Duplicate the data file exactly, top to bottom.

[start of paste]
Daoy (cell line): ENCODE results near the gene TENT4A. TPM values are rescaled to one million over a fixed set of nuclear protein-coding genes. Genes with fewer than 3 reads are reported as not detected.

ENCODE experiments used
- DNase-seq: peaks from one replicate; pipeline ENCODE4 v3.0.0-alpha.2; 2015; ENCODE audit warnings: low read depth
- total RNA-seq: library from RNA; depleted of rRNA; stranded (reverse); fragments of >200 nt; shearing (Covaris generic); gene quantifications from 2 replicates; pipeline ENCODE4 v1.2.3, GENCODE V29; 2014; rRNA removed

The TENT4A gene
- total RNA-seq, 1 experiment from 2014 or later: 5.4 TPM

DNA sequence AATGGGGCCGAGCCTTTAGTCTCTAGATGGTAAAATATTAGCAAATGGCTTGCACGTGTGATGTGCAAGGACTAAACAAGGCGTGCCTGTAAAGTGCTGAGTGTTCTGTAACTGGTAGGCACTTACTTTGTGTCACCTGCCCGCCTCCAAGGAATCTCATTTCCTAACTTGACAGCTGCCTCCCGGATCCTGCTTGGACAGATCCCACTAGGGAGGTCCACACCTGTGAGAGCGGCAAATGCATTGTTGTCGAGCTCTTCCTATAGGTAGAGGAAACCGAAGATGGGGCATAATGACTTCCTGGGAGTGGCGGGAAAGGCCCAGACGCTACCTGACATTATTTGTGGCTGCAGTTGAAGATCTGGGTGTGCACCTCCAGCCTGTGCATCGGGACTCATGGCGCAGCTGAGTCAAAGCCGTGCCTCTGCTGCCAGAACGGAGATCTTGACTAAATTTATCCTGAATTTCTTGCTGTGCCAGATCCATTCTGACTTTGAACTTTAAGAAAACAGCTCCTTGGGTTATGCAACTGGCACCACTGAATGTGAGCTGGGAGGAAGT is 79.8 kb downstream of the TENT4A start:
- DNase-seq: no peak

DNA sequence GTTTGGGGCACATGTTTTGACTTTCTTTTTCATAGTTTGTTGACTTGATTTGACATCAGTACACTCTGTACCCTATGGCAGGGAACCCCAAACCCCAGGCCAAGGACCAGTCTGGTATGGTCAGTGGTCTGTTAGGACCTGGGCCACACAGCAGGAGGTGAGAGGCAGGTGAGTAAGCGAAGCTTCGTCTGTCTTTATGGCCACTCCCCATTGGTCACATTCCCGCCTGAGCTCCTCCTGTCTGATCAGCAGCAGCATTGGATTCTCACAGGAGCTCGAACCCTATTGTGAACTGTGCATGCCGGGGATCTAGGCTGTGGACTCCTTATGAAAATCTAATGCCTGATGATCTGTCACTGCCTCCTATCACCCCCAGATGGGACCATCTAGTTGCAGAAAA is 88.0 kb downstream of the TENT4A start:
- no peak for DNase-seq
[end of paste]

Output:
Daoy (cell line): ENCODE results near the gene TENT4A. TPM values are rescaled to one million over a fixed set of nuclear protein-coding genes. Genes with fewer than 3 reads are reported as not detected.

ENCODE experiments used
- DNase-seq: peaks from one replicate; pipeline ENCODE4 v3.0.0-alpha.2; 2015; ENCODE audit warnings: low read depth
- total RNA-seq: library from RNA; depleted of rRNA; stranded (reverse); fragments of >200 nt; shearing (Covaris generic); gene quantifications from 2 replicates; pipeline ENCODE4 v1.2.3, GENCODE V29; 2014; rRNA removed

The TENT4A gene
- total RNA-seq, 1 experiment from 2014 or later: 5.4 TPM

DNA sequence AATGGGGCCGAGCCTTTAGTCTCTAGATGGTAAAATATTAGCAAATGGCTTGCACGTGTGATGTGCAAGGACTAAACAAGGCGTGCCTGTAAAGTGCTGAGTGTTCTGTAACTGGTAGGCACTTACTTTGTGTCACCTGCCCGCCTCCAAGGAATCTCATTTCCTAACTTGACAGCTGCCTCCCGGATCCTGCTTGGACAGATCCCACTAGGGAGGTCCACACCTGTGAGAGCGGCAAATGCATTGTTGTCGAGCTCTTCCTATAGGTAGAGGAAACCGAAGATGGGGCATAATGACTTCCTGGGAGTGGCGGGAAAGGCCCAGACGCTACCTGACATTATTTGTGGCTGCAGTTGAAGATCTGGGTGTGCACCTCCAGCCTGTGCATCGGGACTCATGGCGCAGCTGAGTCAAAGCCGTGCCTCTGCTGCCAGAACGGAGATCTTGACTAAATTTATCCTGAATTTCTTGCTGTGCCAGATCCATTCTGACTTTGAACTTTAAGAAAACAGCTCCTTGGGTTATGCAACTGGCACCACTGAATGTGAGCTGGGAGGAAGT is 79.8 kb downstream of the TENT4A start:
- DNase-seq: no peak

DNA sequence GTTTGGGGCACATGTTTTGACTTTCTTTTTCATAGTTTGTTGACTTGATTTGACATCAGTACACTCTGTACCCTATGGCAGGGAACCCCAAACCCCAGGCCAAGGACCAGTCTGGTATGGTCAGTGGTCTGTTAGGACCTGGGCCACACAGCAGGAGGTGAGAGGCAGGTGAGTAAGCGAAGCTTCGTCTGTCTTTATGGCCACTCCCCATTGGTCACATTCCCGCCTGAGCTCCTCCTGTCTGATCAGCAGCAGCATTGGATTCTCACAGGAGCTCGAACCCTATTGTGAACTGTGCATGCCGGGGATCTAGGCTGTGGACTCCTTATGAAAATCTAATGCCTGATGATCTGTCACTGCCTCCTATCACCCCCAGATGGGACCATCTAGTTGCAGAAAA is 88.0 kb downstream of the TENT4A start:
- no peak for DNase-seq